In April 2016, the that about 1,100 bombings and shootings had occurred in Northern Ireland within the past decade. Two years later, that number continues to rise. While the Republic of Ireland is often considered one of the safest countries to live in the world, its northern neighbor has had issues with terrorism for several decades.
Both countries are currently in a period of cultural and political transition. Roman Catholicism is the dominant belief system in the country. However, with the rise of feminist and LGBTQ equality movements, old practices and traditions are being questioned and modified.
This semester, Media School professor of practice Elaine Monaghan taught a travel course focused on journalism and religion in Ireland and Northern Ireland. This class, which took a trip to the countries during spring break, was made up of 16 students from The Media School, the Department of Religious Studies and the School of Global and International Studies.
Last Wednesday afternoon, several students presented their work in the Media School commons as part of a symposium, Representing Religion, also organized by Monaghan. Both the symposium and a portion of the spring break trip were covered by grants from the Luce/American Council of Learned Societies Program in Religion, Journalism and International Affairs; IU Office of Overseas Study; IU Women’s Philanthropy Leadership Council; and the IU Foundation.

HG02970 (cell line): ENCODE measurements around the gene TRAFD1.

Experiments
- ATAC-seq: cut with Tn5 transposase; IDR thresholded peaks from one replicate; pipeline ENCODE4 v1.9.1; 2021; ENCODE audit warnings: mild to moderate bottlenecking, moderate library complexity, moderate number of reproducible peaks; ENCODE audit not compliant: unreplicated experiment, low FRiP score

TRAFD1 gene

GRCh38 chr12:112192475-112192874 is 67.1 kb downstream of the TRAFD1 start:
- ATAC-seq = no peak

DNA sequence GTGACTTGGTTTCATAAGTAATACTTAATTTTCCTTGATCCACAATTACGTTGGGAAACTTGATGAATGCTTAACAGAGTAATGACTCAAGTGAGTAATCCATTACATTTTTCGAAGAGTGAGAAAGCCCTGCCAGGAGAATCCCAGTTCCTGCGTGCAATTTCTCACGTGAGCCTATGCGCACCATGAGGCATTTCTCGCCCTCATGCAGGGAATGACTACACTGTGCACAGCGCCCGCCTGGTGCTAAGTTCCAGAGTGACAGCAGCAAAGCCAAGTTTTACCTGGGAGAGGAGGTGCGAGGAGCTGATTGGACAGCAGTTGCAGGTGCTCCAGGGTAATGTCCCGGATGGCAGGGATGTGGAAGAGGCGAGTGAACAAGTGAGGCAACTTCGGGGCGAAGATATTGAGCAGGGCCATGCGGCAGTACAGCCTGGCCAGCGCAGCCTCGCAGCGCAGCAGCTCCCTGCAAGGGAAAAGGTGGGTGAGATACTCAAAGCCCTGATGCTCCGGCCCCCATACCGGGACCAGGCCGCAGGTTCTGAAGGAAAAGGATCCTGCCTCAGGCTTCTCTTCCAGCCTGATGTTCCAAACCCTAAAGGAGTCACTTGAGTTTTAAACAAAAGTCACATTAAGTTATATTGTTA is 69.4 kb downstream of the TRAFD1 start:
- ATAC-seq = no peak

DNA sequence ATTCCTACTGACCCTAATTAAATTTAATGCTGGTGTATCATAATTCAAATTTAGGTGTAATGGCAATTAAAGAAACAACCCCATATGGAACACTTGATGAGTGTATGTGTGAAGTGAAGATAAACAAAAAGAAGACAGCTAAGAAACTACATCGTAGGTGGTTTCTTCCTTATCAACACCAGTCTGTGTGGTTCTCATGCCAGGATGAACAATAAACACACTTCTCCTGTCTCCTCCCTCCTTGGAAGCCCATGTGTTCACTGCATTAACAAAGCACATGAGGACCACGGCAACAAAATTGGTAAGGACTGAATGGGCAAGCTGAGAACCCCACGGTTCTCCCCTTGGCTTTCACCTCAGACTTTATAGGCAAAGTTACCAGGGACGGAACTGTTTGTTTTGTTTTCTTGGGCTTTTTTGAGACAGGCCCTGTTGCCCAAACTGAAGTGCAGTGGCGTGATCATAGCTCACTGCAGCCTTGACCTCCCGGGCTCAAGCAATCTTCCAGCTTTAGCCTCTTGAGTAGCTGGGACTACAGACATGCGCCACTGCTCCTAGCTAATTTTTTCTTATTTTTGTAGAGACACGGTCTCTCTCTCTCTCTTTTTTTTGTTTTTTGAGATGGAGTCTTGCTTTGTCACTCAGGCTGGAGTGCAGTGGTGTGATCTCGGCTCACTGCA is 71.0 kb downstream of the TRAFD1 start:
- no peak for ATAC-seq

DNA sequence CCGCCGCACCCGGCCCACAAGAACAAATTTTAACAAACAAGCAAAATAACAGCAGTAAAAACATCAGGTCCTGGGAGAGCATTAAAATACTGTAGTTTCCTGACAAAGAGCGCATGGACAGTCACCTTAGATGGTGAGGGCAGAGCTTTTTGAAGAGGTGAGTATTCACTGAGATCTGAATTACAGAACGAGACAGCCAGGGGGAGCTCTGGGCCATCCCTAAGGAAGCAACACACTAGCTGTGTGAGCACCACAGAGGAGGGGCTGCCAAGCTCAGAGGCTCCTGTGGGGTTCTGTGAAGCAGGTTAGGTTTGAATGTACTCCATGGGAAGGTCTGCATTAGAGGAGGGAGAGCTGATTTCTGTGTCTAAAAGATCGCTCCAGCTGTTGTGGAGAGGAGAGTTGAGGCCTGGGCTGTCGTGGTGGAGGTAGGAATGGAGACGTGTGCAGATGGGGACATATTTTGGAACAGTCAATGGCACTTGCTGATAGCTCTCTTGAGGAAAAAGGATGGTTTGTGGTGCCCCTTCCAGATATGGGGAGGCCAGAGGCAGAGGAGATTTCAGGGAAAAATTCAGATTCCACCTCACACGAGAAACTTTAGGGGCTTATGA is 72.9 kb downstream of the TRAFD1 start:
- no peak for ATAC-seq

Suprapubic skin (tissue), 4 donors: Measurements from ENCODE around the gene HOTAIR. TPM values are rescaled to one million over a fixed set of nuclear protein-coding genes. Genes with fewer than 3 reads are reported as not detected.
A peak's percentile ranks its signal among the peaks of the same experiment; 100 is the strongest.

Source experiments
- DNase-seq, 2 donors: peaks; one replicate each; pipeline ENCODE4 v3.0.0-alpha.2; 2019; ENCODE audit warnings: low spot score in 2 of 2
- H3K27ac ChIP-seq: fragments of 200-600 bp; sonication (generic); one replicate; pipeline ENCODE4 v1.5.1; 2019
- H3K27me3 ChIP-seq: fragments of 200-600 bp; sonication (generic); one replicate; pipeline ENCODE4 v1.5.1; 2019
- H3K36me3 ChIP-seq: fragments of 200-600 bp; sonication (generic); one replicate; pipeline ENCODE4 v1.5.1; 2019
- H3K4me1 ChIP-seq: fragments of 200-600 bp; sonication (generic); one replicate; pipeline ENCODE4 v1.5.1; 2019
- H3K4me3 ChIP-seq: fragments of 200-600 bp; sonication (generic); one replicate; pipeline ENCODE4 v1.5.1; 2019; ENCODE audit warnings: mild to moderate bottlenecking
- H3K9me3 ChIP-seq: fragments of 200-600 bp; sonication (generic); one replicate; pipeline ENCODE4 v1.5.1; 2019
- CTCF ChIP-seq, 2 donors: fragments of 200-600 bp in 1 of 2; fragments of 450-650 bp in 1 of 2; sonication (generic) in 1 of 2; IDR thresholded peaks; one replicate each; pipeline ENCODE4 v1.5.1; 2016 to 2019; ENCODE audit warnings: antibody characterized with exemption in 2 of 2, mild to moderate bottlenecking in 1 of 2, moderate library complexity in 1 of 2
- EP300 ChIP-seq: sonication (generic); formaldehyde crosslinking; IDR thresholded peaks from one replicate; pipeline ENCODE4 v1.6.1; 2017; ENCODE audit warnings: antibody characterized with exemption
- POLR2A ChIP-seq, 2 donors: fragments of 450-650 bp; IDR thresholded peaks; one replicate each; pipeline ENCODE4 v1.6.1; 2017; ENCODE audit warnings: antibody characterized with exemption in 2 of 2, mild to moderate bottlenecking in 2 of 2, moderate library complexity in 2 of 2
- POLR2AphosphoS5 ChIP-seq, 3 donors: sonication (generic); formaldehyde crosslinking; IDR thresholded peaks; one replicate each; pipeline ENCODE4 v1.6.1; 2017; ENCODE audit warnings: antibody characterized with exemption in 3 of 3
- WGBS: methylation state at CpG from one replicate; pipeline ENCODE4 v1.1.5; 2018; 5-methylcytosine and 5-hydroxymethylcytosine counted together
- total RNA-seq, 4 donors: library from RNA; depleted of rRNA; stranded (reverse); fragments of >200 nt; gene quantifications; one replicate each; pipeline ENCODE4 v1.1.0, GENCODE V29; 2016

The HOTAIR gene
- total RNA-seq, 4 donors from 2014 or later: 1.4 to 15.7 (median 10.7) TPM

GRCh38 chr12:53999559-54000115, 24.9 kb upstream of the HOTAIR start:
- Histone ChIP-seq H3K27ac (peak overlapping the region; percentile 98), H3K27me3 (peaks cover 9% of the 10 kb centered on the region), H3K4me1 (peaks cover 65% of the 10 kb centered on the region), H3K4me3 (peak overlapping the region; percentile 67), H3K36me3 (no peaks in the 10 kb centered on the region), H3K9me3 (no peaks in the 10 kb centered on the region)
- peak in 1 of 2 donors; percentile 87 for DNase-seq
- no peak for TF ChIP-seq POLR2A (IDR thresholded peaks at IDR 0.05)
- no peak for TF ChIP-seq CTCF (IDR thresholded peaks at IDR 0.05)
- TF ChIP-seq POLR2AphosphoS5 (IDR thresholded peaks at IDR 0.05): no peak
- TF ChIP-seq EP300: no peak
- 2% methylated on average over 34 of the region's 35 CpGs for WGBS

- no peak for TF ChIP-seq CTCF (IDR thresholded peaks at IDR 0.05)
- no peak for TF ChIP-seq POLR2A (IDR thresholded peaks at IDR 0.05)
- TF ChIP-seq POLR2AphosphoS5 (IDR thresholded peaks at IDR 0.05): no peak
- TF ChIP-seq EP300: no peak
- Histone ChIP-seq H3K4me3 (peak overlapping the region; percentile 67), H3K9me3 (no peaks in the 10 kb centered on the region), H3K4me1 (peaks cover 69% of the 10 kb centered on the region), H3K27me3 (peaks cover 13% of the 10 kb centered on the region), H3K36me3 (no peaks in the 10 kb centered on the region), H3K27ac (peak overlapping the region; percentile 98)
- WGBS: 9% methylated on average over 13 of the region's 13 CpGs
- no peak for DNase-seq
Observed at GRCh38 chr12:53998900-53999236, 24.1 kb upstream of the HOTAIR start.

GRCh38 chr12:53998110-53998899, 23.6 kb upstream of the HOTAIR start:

Read more about each student’s work below:
Focused on contemporary social and political movements in Ireland and Northern Ireland, this group was made up of students Sophia Saliby, Jack Evans, Carter Barrett and Sydney DeLong.
audio reporting focused on the Muslim community and integration in Dublin, spending time talking to the founders of the Anwar-E-Madina mosque, its religious leader (or imam) and the community members who make up the congregation.
’s reporting was centered on sex education in Ireland and how the #MeToo movement has led to more demand for conversations on consent in the classroom. Shortly after the class’s return from Ireland, the first sex education bill in about 20 years passed in Irish legislature’s lower house.
Audrey Deiser, Maggie Slaughter, Nick Trombola and Katherine Zubler reported on societal and systemic changes in Ireland and Northern Ireland.
This theme represented the environments or situations people may find themselves in and how they handle them, either as a community or individually. Dominick Jean, Alexa Chryssovergis, Anna Grover and Erin Patterson worked together in this group.
With members Taylor Telford, James Keys, Sara Miller and Liz Meuser, this group wrote about the various alienated and discriminated people of Ireland and Northern Ireland, shaped by the sometimes harmful environments they live in.